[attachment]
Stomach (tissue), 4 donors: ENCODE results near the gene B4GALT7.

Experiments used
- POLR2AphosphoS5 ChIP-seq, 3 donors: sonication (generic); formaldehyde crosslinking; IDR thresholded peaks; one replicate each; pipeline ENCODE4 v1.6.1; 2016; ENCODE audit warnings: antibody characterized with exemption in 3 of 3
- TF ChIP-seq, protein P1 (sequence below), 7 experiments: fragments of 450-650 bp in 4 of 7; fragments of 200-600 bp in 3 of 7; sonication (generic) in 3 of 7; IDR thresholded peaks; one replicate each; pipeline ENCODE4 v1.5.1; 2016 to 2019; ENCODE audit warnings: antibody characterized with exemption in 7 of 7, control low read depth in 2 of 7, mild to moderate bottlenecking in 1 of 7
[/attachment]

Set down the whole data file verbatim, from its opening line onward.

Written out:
Stomach (tissue), 4 donors: ENCODE results near the gene B4GALT7.

Experiments used
- POLR2AphosphoS5 ChIP-seq, 3 donors: sonication (generic); formaldehyde crosslinking; IDR thresholded peaks; one replicate each; pipeline ENCODE4 v1.6.1; 2016; ENCODE audit warnings: antibody characterized with exemption in 3 of 3
- TF ChIP-seq, protein P1 (sequence below), 7 experiments: fragments of 450-650 bp in 4 of 7; fragments of 200-600 bp in 3 of 7; sonication (generic) in 3 of 7; IDR thresholded peaks; one replicate each; pipeline ENCODE4 v1.5.1; 2016 to 2019; ENCODE audit warnings: antibody characterized with exemption in 7 of 7, control low read depth in 2 of 7, mild to moderate bottlenecking in 1 of 7